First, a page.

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Growing robotics programs spark student interest

kids control robot   

Growing robotics programs spark student interest

Middle school students in the Higley Unified School District are taking control of robots – and their learning – in programs designed to teach science, math, teamwork and fun.

Both Sossaman and Cooley middle schools offer robotics as part of the curriculum and through before- or after-school clubs.

The robotics program is part of the STEM (science, technology, engineering and math) options at the schools and gives students some free reign over their learning environment. This club allows students to explore their interest in robotics at another level.

According to Cooley teacher Bradley Nicholson, half of the students interested in robotics want to make robots for battling competitions and the other half want to build robots that complete task-oriented competitions.

“The club is basically a place for students to be once a week that allows them to express their interest in the world around them as it relates to STEM,” Nicholson said.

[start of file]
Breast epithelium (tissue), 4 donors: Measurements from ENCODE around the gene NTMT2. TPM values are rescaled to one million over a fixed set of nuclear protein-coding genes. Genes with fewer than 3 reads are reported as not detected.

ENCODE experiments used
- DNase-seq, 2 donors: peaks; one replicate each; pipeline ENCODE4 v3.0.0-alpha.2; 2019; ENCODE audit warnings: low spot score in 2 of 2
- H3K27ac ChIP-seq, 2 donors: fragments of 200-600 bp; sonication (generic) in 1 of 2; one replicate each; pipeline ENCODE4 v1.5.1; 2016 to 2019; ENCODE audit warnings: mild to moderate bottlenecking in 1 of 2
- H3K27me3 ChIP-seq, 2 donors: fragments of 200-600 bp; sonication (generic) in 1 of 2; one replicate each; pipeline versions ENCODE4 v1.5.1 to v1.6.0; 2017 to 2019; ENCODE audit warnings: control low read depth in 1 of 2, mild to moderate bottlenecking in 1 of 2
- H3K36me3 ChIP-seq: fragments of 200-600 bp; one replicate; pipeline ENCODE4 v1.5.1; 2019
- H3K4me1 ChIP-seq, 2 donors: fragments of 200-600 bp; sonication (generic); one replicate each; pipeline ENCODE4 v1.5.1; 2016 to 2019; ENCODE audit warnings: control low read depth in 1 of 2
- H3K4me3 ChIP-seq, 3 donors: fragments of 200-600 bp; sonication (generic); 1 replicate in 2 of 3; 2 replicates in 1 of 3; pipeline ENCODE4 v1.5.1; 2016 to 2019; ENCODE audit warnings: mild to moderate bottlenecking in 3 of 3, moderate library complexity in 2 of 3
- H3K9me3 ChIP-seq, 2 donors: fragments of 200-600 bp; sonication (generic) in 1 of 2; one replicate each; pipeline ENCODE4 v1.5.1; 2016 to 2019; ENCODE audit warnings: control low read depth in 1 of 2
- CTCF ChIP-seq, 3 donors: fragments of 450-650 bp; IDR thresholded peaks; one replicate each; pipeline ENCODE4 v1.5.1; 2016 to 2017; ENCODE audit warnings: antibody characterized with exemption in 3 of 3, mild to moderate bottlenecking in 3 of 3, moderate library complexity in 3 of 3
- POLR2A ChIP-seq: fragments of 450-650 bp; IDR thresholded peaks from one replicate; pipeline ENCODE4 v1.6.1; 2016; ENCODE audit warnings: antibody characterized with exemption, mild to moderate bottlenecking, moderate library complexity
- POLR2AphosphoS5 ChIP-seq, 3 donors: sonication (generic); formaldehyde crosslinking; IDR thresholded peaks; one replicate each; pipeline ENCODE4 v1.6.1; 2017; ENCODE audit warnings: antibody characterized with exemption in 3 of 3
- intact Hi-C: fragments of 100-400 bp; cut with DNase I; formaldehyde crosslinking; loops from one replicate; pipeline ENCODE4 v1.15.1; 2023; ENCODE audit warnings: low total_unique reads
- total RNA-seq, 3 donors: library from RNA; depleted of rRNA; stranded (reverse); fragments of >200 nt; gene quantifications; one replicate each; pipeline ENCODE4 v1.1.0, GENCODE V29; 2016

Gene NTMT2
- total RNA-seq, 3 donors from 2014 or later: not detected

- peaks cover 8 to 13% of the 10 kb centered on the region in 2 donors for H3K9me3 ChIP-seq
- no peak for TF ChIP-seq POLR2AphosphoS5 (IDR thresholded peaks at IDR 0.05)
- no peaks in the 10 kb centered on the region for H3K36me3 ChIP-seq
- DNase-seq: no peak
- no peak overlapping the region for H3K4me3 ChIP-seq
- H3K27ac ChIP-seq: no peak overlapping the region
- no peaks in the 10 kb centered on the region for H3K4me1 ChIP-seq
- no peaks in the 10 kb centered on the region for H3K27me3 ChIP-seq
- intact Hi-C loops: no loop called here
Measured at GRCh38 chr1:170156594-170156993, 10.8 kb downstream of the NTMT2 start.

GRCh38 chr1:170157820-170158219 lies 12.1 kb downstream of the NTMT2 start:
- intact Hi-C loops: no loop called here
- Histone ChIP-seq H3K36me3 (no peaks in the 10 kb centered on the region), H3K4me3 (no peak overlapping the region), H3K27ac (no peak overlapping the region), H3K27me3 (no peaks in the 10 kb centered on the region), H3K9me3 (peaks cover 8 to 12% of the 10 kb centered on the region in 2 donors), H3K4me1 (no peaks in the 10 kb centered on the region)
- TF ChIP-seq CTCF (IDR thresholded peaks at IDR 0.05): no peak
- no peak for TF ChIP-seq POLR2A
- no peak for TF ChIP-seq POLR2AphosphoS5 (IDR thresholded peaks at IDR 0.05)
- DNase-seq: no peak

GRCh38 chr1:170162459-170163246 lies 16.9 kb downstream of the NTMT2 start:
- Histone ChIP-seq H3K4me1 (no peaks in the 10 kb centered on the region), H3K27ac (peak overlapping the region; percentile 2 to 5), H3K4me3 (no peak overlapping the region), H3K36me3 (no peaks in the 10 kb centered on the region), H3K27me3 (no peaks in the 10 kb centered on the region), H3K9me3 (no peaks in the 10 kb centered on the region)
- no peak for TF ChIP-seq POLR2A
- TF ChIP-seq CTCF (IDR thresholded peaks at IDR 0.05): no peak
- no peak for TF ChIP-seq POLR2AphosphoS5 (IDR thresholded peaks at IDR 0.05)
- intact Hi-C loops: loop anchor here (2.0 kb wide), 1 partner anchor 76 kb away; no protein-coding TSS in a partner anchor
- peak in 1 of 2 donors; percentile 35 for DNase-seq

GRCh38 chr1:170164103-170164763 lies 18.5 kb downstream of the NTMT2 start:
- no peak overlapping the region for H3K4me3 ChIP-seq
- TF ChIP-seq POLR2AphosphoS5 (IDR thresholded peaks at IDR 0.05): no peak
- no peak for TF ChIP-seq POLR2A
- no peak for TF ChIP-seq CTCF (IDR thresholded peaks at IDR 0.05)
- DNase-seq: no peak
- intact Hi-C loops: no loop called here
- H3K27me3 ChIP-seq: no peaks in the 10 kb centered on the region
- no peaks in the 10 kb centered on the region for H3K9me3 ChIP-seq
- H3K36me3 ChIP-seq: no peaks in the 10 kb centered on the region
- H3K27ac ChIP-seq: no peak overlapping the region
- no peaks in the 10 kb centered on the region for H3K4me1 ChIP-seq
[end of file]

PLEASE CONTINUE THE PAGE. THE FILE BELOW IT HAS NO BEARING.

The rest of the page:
“I have always liked dealing with robots,” eighth-grader and Cooley Robotics Club vice president Jacob Wilson said. “I help with the club announcements and I also help out our team in the competitions. We always try to do our best to win.”

Sossaman Middle School, under the direction of John Burke since the school opened in 2013, has made several advancements in its robotics program, too. The school hosted its third annual VEX IQ tournament last fall, with 28 teams from the Valley invited. Nine of the teams came from Sossaman Middle School, Cooley Middle School and Cortina Elementary School, all part of the Higley district. In addition, Higley High School math teachers Jason Sixkiller and Robert Frederick brought eight engineering students to be judges.

“Their participation was instrumental in our event’s success,” Burke said.

VEX IQ is a type of robotics platform used by STEM programs in schools around the world. Competitions are held at the local, state and world level under the REC (Robotics, Education & Competition) Foundation.

Teachers work to create additional opportunities for students. Sossaman received a Microchip Team Grant last fall. Robotics clubs qualify for state extracurricular tax credit funds.

Students from across Higley have already qualified to compete in state robotics matches. Two teams – one from Cortina and one from Sossaman – have also qualified for national competitions.

 
 



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